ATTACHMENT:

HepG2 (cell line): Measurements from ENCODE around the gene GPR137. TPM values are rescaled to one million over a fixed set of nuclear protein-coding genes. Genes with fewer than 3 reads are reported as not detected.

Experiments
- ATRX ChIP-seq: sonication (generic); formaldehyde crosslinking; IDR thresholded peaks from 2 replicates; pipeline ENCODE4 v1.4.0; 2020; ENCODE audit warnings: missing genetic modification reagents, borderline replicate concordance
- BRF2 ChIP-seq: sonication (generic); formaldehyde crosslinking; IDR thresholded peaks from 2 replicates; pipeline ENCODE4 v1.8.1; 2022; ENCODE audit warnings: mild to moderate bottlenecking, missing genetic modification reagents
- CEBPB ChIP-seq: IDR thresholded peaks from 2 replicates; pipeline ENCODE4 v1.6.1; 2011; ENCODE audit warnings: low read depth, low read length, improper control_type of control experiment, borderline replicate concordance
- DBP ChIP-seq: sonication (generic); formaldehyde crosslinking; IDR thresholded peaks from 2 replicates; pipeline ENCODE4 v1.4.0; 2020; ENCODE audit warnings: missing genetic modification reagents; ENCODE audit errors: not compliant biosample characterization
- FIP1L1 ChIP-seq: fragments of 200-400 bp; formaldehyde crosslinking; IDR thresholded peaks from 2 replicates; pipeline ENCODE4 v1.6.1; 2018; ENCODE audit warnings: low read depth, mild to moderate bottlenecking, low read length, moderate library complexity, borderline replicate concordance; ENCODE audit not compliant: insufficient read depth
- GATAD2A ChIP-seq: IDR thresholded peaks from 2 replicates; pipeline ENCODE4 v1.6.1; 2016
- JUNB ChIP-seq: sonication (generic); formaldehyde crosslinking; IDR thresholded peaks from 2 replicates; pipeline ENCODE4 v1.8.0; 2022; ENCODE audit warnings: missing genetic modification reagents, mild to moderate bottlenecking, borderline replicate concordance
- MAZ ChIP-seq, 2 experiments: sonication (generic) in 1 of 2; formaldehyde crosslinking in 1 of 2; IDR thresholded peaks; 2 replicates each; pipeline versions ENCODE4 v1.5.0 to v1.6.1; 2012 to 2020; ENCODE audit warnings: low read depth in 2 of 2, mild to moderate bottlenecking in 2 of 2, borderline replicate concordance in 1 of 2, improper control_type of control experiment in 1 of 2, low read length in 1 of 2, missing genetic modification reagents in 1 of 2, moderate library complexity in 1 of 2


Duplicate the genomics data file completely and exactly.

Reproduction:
HepG2 (cell line): Measurements from ENCODE around the gene GPR137. TPM values are rescaled to one million over a fixed set of nuclear protein-coding genes. Genes with fewer than 3 reads are reported as not detected.

Experiments
- ATRX ChIP-seq: sonication (generic); formaldehyde crosslinking; IDR thresholded peaks from 2 replicates; pipeline ENCODE4 v1.4.0; 2020; ENCODE audit warnings: missing genetic modification reagents, borderline replicate concordance
- BRF2 ChIP-seq: sonication (generic); formaldehyde crosslinking; IDR thresholded peaks from 2 replicates; pipeline ENCODE4 v1.8.1; 2022; ENCODE audit warnings: mild to moderate bottlenecking, missing genetic modification reagents
- CEBPB ChIP-seq: IDR thresholded peaks from 2 replicates; pipeline ENCODE4 v1.6.1; 2011; ENCODE audit warnings: low read depth, low read length, improper control_type of control experiment, borderline replicate concordance
- DBP ChIP-seq: sonication (generic); formaldehyde crosslinking; IDR thresholded peaks from 2 replicates; pipeline ENCODE4 v1.4.0; 2020; ENCODE audit warnings: missing genetic modification reagents; ENCODE audit errors: not compliant biosample characterization
- FIP1L1 ChIP-seq: fragments of 200-400 bp; formaldehyde crosslinking; IDR thresholded peaks from 2 replicates; pipeline ENCODE4 v1.6.1; 2018; ENCODE audit warnings: low read depth, mild to moderate bottlenecking, low read length, moderate library complexity, borderline replicate concordance; ENCODE audit not compliant: insufficient read depth
- GATAD2A ChIP-seq: IDR thresholded peaks from 2 replicates; pipeline ENCODE4 v1.6.1; 2016
- JUNB ChIP-seq: sonication (generic); formaldehyde crosslinking; IDR thresholded peaks from 2 replicates; pipeline ENCODE4 v1.8.0; 2022; ENCODE audit warnings: missing genetic modification reagents, mild to moderate bottlenecking, borderline replicate concordance
- MAZ ChIP-seq, 2 experiments: sonication (generic) in 1 of 2; formaldehyde crosslinking in 1 of 2; IDR thresholded peaks; 2 replicates each; pipeline versions ENCODE4 v1.5.0 to v1.6.1; 2012 to 2020; ENCODE audit warnings: low read depth in 2 of 2, mild to moderate bottlenecking in 2 of 2, borderline replicate concordance in 1 of 2, improper control_type of control experiment in 1 of 2, low read length in 1 of 2, missing genetic modification reagents in 1 of 2, moderate library complexity in 1 of 2